Hoyer seeking improvements for Cubs' roster
Starting pitching among club's key needs during Hot Stove season
CHICAGO -- The Cubs are among the teams waiting for free agent Jon Lester to decide where he'll pitch next season, but that isn't stopping general manager Jed Hoyer from trying to address other areas on the club that need improving.
Lester met with the Cubs last week in Chicago, and he has also talked to the Red Sox and Braves. The left-hander was expected to meet with at least two more teams before making a decision.
Hoyer, interviewed on 87.7 FM "The Game" on Wednesday, did not address Lester specifically, but the GM did say the Cubs were not in a holding pattern.
"We have a list of guys that we like as free agents, a list of guys we like in trade," Hoyer said. "We've been pretty clear about the areas we want to improve. We want to strike out less, we've got to get on base more, we have to get more left-handed, and we need starting pitching. Those are the key areas we want to address.
"We have that list of guys, and there's no one domino, two dominoes, three dominoes that need to fall for us to start doing it."
Hoyer anticipates more activity in terms of free-agent signings and possible trades after Thanksgiving, but he added that didn't necessarily mean the club would be active.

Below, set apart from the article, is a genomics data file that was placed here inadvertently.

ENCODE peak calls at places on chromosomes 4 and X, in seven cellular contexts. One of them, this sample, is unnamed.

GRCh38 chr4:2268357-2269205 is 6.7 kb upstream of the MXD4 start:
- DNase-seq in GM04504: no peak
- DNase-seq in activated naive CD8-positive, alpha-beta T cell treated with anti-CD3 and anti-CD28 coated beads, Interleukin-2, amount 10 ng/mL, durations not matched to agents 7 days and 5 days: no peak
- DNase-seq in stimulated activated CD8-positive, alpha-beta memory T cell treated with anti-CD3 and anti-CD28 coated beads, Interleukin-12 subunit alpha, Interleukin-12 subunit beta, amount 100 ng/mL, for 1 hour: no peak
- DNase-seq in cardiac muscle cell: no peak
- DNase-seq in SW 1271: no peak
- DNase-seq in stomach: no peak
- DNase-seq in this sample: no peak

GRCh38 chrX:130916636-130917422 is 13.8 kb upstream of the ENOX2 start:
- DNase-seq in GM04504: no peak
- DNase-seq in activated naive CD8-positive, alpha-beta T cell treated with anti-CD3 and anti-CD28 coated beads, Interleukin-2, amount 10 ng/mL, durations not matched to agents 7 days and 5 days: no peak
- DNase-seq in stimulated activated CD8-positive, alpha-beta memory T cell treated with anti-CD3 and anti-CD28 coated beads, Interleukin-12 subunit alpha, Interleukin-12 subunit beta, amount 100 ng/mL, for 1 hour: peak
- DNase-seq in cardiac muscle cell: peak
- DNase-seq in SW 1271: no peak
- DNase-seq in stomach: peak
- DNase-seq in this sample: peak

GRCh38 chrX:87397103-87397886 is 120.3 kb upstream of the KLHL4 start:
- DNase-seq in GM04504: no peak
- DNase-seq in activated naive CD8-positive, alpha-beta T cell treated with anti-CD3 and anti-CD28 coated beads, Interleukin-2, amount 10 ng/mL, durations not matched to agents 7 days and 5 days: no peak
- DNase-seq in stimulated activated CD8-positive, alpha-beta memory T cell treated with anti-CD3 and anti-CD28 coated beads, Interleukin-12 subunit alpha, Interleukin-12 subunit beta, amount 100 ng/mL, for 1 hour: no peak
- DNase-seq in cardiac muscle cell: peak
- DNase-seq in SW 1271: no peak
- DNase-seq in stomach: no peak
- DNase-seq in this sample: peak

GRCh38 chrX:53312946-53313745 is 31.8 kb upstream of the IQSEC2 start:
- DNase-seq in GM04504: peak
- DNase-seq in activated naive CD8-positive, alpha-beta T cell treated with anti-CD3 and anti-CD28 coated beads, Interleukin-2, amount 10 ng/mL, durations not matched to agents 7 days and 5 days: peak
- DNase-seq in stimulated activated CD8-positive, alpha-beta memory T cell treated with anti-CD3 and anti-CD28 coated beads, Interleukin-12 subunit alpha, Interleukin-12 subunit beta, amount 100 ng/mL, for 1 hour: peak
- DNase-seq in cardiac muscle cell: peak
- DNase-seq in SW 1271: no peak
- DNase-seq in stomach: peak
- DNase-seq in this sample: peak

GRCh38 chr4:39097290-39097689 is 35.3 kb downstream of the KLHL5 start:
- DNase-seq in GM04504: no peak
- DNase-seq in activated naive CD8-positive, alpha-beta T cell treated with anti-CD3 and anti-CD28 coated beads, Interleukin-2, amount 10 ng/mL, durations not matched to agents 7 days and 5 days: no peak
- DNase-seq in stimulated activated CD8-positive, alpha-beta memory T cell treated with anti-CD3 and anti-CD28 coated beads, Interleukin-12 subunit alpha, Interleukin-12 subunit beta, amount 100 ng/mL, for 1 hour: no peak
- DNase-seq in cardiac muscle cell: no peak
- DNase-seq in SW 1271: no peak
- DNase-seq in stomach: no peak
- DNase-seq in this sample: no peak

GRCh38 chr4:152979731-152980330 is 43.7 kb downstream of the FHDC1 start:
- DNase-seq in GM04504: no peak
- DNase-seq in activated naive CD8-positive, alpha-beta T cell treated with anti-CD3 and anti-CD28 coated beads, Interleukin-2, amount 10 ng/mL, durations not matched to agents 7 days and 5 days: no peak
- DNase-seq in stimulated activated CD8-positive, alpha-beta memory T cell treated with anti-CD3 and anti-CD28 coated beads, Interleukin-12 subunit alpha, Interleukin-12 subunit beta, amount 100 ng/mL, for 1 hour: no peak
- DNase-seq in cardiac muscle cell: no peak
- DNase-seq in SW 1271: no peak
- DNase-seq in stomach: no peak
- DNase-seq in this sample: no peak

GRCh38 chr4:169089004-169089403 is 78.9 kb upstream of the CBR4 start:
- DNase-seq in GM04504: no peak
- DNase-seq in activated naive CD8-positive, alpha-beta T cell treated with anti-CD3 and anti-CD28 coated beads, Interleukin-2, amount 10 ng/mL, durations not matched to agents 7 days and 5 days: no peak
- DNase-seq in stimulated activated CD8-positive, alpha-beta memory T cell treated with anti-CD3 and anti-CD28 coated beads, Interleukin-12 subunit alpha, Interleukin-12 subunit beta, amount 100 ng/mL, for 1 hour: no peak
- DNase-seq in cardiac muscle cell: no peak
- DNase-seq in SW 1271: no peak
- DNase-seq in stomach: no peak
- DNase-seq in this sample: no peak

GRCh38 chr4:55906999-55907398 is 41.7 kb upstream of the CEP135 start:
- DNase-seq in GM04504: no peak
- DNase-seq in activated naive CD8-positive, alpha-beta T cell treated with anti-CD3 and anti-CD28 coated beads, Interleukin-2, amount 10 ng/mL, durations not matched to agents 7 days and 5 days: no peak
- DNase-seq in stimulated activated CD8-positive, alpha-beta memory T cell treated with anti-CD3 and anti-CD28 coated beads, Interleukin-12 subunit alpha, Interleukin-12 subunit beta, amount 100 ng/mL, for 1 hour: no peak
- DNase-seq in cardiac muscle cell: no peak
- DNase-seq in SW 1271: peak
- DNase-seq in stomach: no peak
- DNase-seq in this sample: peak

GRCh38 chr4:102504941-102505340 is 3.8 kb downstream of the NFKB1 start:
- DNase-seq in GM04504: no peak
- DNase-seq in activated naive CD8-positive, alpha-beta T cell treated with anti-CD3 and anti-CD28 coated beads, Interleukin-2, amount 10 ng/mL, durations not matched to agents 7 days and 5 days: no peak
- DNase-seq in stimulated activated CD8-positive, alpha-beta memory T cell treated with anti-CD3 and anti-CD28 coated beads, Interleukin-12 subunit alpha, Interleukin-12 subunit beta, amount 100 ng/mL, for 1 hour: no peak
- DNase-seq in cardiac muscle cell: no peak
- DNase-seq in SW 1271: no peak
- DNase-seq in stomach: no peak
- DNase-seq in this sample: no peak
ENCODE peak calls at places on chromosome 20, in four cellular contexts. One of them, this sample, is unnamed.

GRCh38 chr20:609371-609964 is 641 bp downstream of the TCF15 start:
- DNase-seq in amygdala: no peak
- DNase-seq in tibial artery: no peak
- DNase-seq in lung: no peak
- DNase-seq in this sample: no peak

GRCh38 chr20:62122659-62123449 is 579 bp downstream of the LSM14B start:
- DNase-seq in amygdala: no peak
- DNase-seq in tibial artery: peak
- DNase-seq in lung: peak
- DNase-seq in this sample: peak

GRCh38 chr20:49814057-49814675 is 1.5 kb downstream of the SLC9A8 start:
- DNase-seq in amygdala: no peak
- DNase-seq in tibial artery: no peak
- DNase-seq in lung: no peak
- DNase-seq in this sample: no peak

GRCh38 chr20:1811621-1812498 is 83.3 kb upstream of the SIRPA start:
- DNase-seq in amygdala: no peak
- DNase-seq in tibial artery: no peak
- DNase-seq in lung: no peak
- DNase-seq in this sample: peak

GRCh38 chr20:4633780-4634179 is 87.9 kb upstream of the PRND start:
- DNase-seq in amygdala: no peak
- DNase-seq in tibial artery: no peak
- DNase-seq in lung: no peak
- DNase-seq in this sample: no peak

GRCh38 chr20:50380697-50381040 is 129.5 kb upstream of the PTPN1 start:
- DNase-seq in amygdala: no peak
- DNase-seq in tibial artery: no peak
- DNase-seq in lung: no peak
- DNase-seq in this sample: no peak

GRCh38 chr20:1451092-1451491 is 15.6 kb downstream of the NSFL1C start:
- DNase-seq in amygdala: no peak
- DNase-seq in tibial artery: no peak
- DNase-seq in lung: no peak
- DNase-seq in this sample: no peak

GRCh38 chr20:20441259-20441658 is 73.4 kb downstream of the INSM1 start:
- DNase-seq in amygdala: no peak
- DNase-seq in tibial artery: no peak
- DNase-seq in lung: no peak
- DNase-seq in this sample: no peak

The Cubs do face some tough competition in the bidding war for Lester. Red Sox principal owner John Henry said on Tuesday that his team is hopeful it can re-sign the left-hander.
"Obviously, we're doing everything we can to sign a top-tier pitcher, Jon Lester," Henry told reporters in Boston. "And hopefully, he'll come back."
The Red Sox apparently are willing to go over the $189 million luxury tax threshhold, which would be necessary if Lester is to return to the team. There were reports that Lester was to meet with representatives from the Giants and Cardinals as well.
The Red Sox reportedly made an offer of six years at $110 million to $120 million, and a report surfaced on Tuesday that the Cubs had submitted an offer "north" of $135 million.
Hoyer did not comment about any offer made, saying this is the time of year when team officials go into "lock down" as they negotiate with players and agents.
Hoyer did say the Cubs will talk with new manager Joe Maddon about Dave Martinez, who announced on Tuesday that he was leaving the Rays after being eliminated from consideration for their managerial opening. Martinez, 50, has spent the past seven seasons as Maddon's bench coach.
Hoyer and president of baseball operations Theo Epstein are familiar with Martinez, having interviewed him for the Cubs' managerial opening prior to the 2014 season. Martinez was a finalist, but Rick Renteria got the job, only to be dismissed on Oct. 31 to make room for Maddon.